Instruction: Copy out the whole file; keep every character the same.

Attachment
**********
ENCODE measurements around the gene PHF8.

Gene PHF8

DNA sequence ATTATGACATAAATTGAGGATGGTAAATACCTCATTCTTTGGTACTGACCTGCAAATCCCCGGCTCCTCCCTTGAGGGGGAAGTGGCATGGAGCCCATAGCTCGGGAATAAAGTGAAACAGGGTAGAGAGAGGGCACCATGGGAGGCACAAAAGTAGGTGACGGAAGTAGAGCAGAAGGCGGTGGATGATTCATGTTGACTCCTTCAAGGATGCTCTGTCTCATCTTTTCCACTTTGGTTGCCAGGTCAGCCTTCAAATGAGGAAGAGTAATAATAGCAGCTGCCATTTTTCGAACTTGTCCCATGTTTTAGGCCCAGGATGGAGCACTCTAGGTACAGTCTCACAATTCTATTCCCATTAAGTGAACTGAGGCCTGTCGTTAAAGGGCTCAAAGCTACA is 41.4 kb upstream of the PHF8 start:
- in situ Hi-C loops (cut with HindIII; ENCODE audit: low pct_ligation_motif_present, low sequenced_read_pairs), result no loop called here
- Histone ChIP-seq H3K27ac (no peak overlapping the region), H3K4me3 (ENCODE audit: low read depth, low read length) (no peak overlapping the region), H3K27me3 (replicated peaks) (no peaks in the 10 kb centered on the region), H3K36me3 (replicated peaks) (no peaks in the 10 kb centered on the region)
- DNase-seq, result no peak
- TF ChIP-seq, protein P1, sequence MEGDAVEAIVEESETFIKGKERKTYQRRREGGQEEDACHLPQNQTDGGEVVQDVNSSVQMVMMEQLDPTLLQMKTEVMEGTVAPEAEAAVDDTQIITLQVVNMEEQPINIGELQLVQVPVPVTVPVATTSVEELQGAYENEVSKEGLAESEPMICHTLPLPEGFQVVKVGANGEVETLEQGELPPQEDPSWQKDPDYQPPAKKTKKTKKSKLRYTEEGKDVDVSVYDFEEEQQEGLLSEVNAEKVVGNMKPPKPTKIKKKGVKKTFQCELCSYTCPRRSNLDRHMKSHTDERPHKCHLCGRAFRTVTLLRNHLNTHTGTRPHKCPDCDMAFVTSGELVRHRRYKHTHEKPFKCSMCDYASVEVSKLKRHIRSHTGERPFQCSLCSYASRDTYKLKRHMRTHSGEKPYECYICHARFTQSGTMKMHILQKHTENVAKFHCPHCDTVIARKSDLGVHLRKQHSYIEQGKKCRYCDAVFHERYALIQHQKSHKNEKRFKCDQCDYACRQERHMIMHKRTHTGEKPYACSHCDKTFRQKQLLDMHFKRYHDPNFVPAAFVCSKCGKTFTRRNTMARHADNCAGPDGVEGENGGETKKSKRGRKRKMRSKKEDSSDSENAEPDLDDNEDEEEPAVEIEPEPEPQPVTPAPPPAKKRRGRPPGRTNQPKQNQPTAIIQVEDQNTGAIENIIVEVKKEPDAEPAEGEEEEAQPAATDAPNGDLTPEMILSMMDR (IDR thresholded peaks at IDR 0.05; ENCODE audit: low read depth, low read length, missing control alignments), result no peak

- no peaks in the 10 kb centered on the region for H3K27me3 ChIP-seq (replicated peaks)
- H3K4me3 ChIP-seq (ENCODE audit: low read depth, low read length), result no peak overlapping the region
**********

ENCODE measurements around the gene PHF8.

Gene PHF8

DNA sequence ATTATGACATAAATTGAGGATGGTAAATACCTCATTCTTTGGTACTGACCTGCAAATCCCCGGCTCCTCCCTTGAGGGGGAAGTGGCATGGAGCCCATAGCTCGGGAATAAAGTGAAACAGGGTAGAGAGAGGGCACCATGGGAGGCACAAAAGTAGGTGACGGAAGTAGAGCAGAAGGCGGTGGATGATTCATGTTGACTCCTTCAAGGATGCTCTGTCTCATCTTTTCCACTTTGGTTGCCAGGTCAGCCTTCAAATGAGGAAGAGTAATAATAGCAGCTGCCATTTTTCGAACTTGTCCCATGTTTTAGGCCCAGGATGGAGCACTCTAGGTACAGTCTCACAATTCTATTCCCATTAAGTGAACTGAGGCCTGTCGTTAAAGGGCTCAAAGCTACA is 41.4 kb upstream of the PHF8 start:
- in situ Hi-C loops (cut with HindIII; ENCODE audit: low pct_ligation_motif_present, low sequenced_read_pairs), result no loop called here
- Histone ChIP-seq H3K27ac (no peak overlapping the region), H3K4me3 (ENCODE audit: low read depth, low read length) (no peak overlapping the region), H3K27me3 (replicated peaks) (no peaks in the 10 kb centered on the region), H3K36me3 (replicated peaks) (no peaks in the 10 kb centered on the region)
- DNase-seq, result no peak
- TF ChIP-seq, protein P1, sequence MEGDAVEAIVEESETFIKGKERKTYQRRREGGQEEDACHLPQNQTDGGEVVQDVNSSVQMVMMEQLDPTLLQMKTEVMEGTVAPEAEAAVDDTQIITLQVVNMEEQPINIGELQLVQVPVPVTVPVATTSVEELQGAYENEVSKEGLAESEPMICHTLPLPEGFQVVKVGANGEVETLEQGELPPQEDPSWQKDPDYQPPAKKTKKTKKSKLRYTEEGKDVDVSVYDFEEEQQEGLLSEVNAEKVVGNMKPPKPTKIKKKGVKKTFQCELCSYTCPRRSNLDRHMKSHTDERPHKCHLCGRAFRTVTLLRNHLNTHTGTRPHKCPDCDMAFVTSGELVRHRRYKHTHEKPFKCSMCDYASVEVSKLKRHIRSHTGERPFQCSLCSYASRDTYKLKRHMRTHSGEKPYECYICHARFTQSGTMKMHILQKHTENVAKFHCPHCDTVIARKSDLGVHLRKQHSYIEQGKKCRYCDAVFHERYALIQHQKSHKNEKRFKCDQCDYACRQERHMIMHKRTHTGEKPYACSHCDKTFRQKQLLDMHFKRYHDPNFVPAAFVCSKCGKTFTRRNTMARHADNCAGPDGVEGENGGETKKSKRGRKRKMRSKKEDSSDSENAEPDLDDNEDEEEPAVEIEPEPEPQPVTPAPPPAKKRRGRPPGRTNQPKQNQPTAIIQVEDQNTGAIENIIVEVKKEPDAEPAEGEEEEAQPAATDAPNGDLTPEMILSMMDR (IDR thresholded peaks at IDR 0.05; ENCODE audit: low read depth, low read length, missing control alignments), result no peak

- no peaks in the 10 kb centered on the region for H3K27me3 ChIP-seq (replicated peaks)
- H3K4me3 ChIP-seq (ENCODE audit: low read depth, low read length), result no peak overlapping the region